Storytelling has been around a long time. From cave drawings, oral histories, and ancient texts to newspapers, television, and social media. It’s relevant in so many ways because the context works in our lives, in business, in community, and more. It’s been around for so long in various forms because it’s effective – because people identify with it and understand the context.
Just the other day my wife shared a book recommendation: Weekend Language: Presenting with More Stories and Less PowerPoint. And there is a LOT of storytelling chatter out there in a variety of contexts: in business, for startups, when talking about communication essentials, and more. For books alone, see the headline image above for just a few examples I pulled off my shelf.
When putting together new presentations and slide decks, we often gather a bunch of facts and info on the list of what we want to cover. But then we step back to look at how we can tell a story with all the information. We want the content to tell a story because the information makes more sense in a context (one or more). It must include context to be relevant. It needs a person, a subject, for folks to relate to how and why the information and data is relevant to them. Don’t just tell us about a new feature. Tell us who will find that new thing valuable and why it’s important to our organization. Presentation content sticks better when attendees understand what good comes from using these new nuggets of knowledge and what risks they take on by ignoring the info.
Storytelling examples in community
There are all sorts of ways that storytelling shows up in our businesses and communities. Here are a few that stand out for me when I think about contexts I often encounter:
Internal organizational example sharing. These often occur at internal user group, lunch and learn sessions, and the like. The context here is easy because it’s folks at the same company typically using similar tools and software. They’re giving a quick 10-minute ‘ish blurb on something they’ve done, built, used, or what have you and why it was successful for them. In that context there are often others that can identify with that success and extend the solution for their own department or group. It’s an easy win, an easy way to multiply ROI, and boosts morale within the org when folks see the value others bring to the table. When I’ve seen and done it myself, it usually generates excitement when folks see an example and immediately want to use it on their team. Great stuff.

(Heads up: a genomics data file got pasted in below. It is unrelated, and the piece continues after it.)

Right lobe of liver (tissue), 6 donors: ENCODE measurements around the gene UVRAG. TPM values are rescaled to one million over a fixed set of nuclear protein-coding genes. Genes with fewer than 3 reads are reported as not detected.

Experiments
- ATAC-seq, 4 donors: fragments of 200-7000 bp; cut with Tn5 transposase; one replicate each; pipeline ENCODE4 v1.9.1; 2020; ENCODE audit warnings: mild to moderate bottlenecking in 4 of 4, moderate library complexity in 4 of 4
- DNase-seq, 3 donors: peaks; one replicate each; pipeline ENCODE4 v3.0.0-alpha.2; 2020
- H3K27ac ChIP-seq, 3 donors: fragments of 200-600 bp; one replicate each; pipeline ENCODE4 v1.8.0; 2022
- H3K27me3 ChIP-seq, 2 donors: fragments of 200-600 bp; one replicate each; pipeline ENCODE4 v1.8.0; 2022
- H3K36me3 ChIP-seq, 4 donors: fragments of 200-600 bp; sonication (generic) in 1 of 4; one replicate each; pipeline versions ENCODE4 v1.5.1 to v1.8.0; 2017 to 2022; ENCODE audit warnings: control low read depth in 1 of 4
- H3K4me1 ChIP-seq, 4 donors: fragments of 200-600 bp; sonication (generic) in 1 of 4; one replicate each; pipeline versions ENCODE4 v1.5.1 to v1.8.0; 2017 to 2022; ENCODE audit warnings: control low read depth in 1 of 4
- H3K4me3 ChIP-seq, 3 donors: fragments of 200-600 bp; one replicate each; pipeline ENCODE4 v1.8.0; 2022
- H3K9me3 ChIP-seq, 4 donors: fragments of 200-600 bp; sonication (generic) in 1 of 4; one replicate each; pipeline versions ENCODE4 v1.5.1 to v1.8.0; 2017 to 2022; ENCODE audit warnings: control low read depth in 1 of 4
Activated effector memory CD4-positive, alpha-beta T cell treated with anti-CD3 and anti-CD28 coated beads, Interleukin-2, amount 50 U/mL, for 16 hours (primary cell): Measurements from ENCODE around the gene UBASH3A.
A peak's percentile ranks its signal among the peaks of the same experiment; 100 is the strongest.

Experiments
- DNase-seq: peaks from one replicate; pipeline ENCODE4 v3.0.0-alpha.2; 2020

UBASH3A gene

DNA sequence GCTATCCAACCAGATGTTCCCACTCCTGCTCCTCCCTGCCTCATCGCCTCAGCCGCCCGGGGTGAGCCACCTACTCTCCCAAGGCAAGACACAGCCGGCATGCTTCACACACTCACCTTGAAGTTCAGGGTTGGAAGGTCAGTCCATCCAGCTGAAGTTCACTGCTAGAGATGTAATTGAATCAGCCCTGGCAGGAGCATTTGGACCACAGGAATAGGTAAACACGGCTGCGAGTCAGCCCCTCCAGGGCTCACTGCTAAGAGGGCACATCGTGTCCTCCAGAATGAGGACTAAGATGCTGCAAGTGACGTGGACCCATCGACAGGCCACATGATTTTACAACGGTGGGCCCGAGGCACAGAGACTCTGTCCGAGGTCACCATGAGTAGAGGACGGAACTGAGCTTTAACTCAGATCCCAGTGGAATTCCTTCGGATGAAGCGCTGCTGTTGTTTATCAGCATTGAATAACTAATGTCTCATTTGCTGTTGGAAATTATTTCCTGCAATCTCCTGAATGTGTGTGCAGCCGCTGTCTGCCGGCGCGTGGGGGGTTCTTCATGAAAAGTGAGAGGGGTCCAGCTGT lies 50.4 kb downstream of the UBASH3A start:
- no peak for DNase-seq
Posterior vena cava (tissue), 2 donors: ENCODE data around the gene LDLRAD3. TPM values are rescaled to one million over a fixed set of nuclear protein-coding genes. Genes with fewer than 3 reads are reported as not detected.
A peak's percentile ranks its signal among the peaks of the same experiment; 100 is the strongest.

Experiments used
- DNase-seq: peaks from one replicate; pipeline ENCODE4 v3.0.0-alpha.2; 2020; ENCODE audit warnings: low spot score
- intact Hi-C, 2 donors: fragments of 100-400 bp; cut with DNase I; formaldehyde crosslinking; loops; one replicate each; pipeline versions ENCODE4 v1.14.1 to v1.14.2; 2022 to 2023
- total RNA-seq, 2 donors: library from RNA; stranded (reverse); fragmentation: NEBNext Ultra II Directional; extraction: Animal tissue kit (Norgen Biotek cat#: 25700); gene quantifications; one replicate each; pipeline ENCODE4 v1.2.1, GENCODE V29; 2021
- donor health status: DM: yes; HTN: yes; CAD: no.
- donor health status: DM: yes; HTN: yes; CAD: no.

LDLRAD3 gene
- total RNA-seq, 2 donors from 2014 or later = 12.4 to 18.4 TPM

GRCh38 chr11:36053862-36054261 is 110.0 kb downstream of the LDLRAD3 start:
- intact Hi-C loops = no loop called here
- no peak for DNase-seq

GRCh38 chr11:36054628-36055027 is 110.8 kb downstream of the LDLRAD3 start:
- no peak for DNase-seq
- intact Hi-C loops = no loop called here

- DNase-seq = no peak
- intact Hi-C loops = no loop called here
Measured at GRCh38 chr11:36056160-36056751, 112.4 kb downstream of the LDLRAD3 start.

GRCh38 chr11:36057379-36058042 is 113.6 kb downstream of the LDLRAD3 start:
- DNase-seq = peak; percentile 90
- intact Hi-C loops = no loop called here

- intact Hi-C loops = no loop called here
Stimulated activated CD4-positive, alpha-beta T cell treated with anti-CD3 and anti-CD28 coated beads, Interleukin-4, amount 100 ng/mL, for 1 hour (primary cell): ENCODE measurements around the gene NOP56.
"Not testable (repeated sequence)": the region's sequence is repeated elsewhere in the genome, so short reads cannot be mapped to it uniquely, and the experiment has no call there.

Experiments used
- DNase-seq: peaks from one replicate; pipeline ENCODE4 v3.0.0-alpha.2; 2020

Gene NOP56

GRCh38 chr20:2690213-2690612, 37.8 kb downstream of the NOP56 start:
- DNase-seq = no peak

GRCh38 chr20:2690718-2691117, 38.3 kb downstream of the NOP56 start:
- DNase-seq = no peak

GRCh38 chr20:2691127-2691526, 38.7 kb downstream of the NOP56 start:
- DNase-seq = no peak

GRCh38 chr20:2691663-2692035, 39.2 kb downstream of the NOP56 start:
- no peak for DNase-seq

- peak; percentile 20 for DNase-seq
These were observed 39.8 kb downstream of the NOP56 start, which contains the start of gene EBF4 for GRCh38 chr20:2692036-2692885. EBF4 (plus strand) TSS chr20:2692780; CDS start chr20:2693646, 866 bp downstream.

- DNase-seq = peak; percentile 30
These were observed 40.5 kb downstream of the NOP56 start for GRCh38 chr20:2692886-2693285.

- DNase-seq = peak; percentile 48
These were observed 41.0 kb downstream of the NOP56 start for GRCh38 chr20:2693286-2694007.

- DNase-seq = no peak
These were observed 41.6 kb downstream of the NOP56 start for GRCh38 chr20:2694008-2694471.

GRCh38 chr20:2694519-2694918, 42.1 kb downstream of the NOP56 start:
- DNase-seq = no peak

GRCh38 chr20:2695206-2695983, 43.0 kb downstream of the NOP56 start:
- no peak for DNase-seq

The other example I see in the conference event setting is case studies. These are very often some of the most popular and well-attended sessions. It’s commonly the story of how one organization configured, used, and/or built solutions with a particular set of tools. They tell the story of who identified the problem, methods they tried, tools and what they did to skill up to use them, maybe some stumbles along the way, and then what they finally built or used and why it was a success for them. They tell it in a way that other orgs can relate, in ways other teams can understand how to extend their success to deliver success for others. What a wonderful way to build communities between organizations as well.
Startups and skills
Storytelling is rampant throughout the startup world. There are personalities, apps and services, books, and more all talking about it or pitching ways they can help you be a better storyteller. Again, it makes sense. Pitching products is often telling stories about common problems folks face and showing how their product addresses those challenges. Telling those stories effectively is critical.
Not everyone has the innate skills to tell stories well. Sometimes it seems like a natural skill that someone has. Sometimes it’s a learned skill. For a while, we saw a rush of “evangelist” roles within the technical community. These were folks that had storytelling skills and were advocating for specific tools and approaches to business issues. While that role title seems to have waned, we’re now seeing roles like “Digital Storyteller”. Organizations have identified the need for storytelling, in a variety of contexts, that show the need for skills creating content and conveying stories.
As if we needed another reminder of the importance of soft skills in addition to all the tech skills we’re required to have these days. 🙂
The Flip Side
Like anything else, there’s the not-great side of storytelling as well. There are plenty of folks that haven’t honed their skills quite yet. Some are still learning and will improve with time and effort. Then there are folks that took a wrong turn somewhere along the path and need to make corrections. There are the buzzword-bingo slinging folks that think they’re offering value but are really just talking, often with little substance. We run across them everywhere. In many cases folks can see right through it, but they continue to take up bandwidth all the same. Be nice, give them the constructive feedback when you can. The battle continues…